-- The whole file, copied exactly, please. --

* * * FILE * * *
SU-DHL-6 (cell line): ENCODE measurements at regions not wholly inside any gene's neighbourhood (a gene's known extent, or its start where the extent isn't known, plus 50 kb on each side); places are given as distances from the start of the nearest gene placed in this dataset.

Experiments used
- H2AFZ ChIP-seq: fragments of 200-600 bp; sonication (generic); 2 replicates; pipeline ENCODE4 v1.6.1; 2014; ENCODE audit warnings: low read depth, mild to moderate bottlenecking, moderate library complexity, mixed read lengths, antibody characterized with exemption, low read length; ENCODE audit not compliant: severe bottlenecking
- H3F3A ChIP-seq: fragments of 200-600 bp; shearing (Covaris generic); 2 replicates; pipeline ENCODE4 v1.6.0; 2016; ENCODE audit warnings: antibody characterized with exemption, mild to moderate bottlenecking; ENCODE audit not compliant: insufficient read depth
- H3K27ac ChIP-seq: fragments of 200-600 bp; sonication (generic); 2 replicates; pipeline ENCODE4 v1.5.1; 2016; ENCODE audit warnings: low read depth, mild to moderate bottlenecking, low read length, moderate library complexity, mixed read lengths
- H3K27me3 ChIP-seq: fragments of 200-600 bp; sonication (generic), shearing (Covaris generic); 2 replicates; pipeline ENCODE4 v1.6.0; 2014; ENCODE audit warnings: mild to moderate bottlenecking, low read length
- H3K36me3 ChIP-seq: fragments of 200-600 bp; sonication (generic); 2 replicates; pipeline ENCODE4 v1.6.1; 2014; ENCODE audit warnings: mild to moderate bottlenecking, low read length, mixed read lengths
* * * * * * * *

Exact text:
SU-DHL-6 (cell line): ENCODE measurements at regions not wholly inside any gene's neighbourhood (a gene's known extent, or its start where the extent isn't known, plus 50 kb on each side); places are given as distances from the start of the nearest gene placed in this dataset.

Experiments used
- H2AFZ ChIP-seq: fragments of 200-600 bp; sonication (generic); 2 replicates; pipeline ENCODE4 v1.6.1; 2014; ENCODE audit warnings: low read depth, mild to moderate bottlenecking, moderate library complexity, mixed read lengths, antibody characterized with exemption, low read length; ENCODE audit not compliant: severe bottlenecking
- H3F3A ChIP-seq: fragments of 200-600 bp; shearing (Covaris generic); 2 replicates; pipeline ENCODE4 v1.6.0; 2016; ENCODE audit warnings: antibody characterized with exemption, mild to moderate bottlenecking; ENCODE audit not compliant: insufficient read depth
- H3K27ac ChIP-seq: fragments of 200-600 bp; sonication (generic); 2 replicates; pipeline ENCODE4 v1.5.1; 2016; ENCODE audit warnings: low read depth, mild to moderate bottlenecking, low read length, moderate library complexity, mixed read lengths
- H3K27me3 ChIP-seq: fragments of 200-600 bp; sonication (generic), shearing (Covaris generic); 2 replicates; pipeline ENCODE4 v1.6.0; 2014; ENCODE audit warnings: mild to moderate bottlenecking, low read length
- H3K36me3 ChIP-seq: fragments of 200-600 bp; sonication (generic); 2 replicates; pipeline ENCODE4 v1.6.1; 2014; ENCODE audit warnings: mild to moderate bottlenecking, low read length, mixed read lengths